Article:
By Hans Morgenstern
By Joseph Hess
By Peter Gilstrap
By Julia Burch
By Jeremy Essig
By Nathan Smith
By Julie Seabaugh
By Julie Seabaugh
But I had a job to do, and a lot of other Lou denizens had some fun to do, so the S.N.O.W. Festival went on despite the arctic chill outside. I promised you last week I'd hit all eleven venues, and, Gentle Reader, you can count on me. Here, then, is a quick rundown of what you missed if you were a wuss (or preferred your toes attached to your body) and stayed home.
I usually hit Lo first off on a trip to Wash. Ave., mostly because the small bar, cool and quiet when it is painfully unhip to be there, is like a rave in your first apartment once the crowds pick up. But Sunday, with the aforementioned soul-extinguishing temperature, came with another good reason to visit: hot sake. I had envisioned enjoying the warm little glasses of rice wine in chilly quiet, but St. Louis wasn't going to let a little deathly cold keep it from a good time: The bar was packed. Not the kind of iron-lung-forced-respiration packed that it can be, but still, I was proud of the little burg for standing up to Jack Frost. Of course, Lo, like a bed, needs about three people to be crowded, so only time would tell if the people were really out en masse.
Across the Street at Deep Six, the crowd didn't disappoint, on a number of levels. The dance floor was bouncing to, of all things, House of Pain. But that wasn't the funny part: Above the bar there was a slide show of party pic after party pic, each photo showing a gal a little more Paris Hilton-looking than the last. Finally, after a parade of about a dozen emaciated, faux-bronzed ladies was shown, the slide show slipped in an ad for a gym and a tanning salon. Now that's some targeted marketing.
Tangerine was just as Tangerine always is -- sticky drinks and hip folks -- only more so. So much more so that it was difficult to move forward, so my lady friend and I moved backward.
Velvet truly is the nightclubber's nightclub in St. Louis -- great music (including Charlie Chan in the hip-hop room), a beautiful space with ornately programmed lights and go-go dancers in lingerie dancing on tiny stages. So it felt like a shame to have to move on to Rue 13. Not that there's anything wrong with the place, although it seems like an ill-advised dance club. The dance floor is plopped right down in the middle of the flow of traffic. I've had a good time at Rue before, though, so I'm willing to blame the lame on the still-surprising crowds.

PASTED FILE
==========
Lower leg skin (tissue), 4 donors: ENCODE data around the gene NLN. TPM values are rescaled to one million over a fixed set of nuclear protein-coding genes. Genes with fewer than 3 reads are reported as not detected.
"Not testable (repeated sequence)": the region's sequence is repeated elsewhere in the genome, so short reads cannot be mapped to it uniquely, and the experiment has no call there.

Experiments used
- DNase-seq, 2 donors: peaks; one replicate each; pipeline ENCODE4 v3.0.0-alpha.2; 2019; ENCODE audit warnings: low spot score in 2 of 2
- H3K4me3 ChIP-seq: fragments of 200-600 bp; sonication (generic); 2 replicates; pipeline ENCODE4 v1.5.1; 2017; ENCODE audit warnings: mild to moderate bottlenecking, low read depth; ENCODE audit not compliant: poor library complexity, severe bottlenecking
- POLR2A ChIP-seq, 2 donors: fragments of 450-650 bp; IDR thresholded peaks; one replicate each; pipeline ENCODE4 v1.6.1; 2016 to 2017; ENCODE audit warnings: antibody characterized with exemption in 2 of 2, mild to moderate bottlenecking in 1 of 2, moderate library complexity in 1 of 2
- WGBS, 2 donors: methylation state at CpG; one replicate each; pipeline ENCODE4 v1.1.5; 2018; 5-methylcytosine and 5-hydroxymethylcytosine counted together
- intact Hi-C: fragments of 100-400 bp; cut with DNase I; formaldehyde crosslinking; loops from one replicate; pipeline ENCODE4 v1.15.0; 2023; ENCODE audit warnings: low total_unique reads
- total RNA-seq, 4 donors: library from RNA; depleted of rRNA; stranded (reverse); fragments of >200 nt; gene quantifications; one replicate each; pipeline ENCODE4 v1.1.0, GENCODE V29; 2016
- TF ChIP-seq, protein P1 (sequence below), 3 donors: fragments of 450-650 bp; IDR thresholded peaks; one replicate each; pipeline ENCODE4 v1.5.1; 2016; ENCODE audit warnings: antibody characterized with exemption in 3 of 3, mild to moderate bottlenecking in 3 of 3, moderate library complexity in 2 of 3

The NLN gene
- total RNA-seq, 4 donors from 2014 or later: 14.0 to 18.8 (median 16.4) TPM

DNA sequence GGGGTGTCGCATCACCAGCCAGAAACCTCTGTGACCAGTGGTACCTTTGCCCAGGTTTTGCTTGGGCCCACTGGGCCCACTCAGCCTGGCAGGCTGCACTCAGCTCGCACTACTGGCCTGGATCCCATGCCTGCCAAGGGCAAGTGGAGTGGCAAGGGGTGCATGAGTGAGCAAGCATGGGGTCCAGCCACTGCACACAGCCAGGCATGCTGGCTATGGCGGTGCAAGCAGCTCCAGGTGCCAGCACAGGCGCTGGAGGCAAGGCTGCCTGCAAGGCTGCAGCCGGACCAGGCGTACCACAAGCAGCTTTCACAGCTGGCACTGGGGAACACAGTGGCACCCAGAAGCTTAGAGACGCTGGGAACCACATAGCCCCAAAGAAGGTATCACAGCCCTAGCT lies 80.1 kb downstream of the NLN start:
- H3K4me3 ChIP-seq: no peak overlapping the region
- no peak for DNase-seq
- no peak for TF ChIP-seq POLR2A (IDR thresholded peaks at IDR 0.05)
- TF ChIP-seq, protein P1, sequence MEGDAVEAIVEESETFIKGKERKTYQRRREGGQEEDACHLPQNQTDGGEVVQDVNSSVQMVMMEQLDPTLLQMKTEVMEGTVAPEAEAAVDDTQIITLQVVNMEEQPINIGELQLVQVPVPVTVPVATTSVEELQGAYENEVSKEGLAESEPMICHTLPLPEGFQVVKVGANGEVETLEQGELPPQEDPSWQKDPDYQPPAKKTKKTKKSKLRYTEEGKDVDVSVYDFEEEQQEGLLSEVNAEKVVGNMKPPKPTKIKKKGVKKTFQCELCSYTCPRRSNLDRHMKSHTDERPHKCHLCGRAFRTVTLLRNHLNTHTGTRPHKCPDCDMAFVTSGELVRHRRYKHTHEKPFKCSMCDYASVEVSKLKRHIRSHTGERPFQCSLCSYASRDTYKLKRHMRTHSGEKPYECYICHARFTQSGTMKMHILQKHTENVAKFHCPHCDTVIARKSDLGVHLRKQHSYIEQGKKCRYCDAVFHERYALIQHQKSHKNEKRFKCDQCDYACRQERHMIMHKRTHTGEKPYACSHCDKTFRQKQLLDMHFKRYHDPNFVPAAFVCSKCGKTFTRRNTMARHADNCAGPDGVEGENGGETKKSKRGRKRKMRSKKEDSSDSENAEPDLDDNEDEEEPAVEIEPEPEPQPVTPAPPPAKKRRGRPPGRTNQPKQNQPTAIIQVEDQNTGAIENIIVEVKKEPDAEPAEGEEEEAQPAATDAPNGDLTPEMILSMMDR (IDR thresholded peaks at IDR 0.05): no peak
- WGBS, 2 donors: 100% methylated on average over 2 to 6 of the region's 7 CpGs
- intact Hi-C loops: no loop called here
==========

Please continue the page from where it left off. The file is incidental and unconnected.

It was smart of the folks at the sushi bar Wasabi to hawk dollar shots of hot sake on the street. Thus fortified, we trudged on to the Ritz, where we witnessed some shameful segregation -- the front room was full of older folks enjoying some jazz and not giving a hoot about the S.N.O.W. Festival, while the back room, with its leather couches and Prince songs, held a crowd a good 30 years younger.
A lot of the movers and shakers in the hip-hop scene consider Isis to be the club for after-parties, and for a good reason. The joint has an after-hours feel even when it's hopping.
If you've never been to Farrago Café, I suggest you check it out as soon as you can. It's the type of personal, warm place that will some day define Washington Avenue as a real neighborhood. Unfortunately, its many charms -- movies, coffee and more -- have nothing to do with music. So, we moved on to the Studio Café, where we had a final beer and some decent conversation.
Ahh, sweet victory. There was only one joint left, Cummel's Café, to complete our lap of the S.N.O.W. Fest.
It was closed, of course. Dammit. That sweet victory was snatched from my very jaws, my promises to you turning to ashes in my mouth. I guess you can't trust me. You shouldn't, anyway -- I'm just the mouthpiece of the Man, anyway. Someday, after the Revolution, when the people have prevailed, folks like me will get taken down and thrown into prison camps. It's okay, though. I can handle the gulags -- I went to S.N.O.W.